"The way to do that, frankly, is to have a core group of programs in the early years so that people take pretty much the same courses. They have a common basis of dialogue, and critical inquiry and civil discourse. But the notion is we don't offer a hugely wide variety. And that way we think we can reduce the cost," Morgan says.
From Morgan's perspective, Antioch has an economic advantage in remaking itself from scratch. Closing down meant tenured faculty could be laid off, low-performing departments shuttered. Morgan notes that for-profit colleges and universities have learned how to control costs. "It's time for the nonprofits to step up and cast off their endowed chairs and all the other constraints that are inhibiting their ability to innovate and to start rethinking how they're structured," he says.
Only one of the six tenure-track faculty members hired for the reopened Antioch taught at the school when it closed. This has caused deep bitterness among some alumni and former professors. Literature professor Jean Gregorek chose not to apply for one of the new slots to protest what she sees as unjust treatment of the former faculty.
"We all lost our jobs and then many of us stayed and fought that closing," Gregorek says. "The college was repurchased partly because of our efforts. And then they were like, OK, thanks."
Antioch freshman Forrest Humphrey and his dad, Bill. (Photo: Stephen Smith)
Young people from Maine to Mexico were accepted for admission this autumn. Forrest Humphrey of Viroqua, Wis. graduated from a tiny, rural high school started by students and based on the alternative Waldorf School model. When Humphrey toured conventional Midwestern colleges they felt cut off from real life. He says Antioch's work program promises the opposite. "I wasn't really too interested in just being enclosed in a campus for four years," Humphrey says. "I want to be out in the world and explore."
Humphrey's dad, Bill, is an outdoor educator and a shamanic healer. His mom, Ellen, is a licensed acupuncturist. Their town of Viroqua has a counter-culture feel similar to Yellow Springs. Because Forrest graduated in a class of just 10 people, Bill was initially worried about the small group his son would be joining at Antioch. But a visit to campus and a bit of reflection eased Bill's mind. "We each have our own paths to walk, and wherever we are we are learning," Bill says.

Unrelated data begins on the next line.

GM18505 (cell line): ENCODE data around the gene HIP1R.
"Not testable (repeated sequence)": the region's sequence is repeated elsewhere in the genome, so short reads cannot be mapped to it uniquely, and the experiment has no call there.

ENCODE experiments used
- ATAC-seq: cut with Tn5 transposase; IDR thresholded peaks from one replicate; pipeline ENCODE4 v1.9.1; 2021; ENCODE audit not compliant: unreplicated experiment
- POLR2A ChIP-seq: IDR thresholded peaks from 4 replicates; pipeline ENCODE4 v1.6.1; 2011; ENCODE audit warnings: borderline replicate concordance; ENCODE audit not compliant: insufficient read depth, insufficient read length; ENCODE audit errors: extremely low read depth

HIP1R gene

Ellen likes the idea that Forrest will be mixing academics with on-the-job experience. "I learn by doing. So I'm really excited that he'll have the opportunity to try a number of different careers for a short period of time and see what might fit," she says.
Eva Erickson is a freshman for the second time. (Photo: Stephen Smith)
Eva Erickson will also be at Antioch this fall. She's been there before. Erickson was a freshman during the old Antioch's last year of operation. She wants to be a public school history teacher, and was drawn to Antioch's traditions of multicultural studies and social activism. "I didn't want to go to a place that was affluent, elite," Erickson says. "It's a college that sets its framework around fighting for social justice. That really spoke to me."
Erickson decided to stay in Yellow Springs and do what she could to fight for Antioch's survival. She worked at a variety of local jobs to support herself and took classes with a group of laid-off professors who, with alumni backing, started a Nonstop Liberal Arts Institute during the time Antioch was closed.
Erickson says she was hurt and disappointed that more former faculty members were not rehired. But she's ready to get back to school. Still, as a 22 year old freshman, Erickson worries that Antioch might not last the four years it will take to earn her degree. "I'd probably have to start all over again," she says. "That would really suck."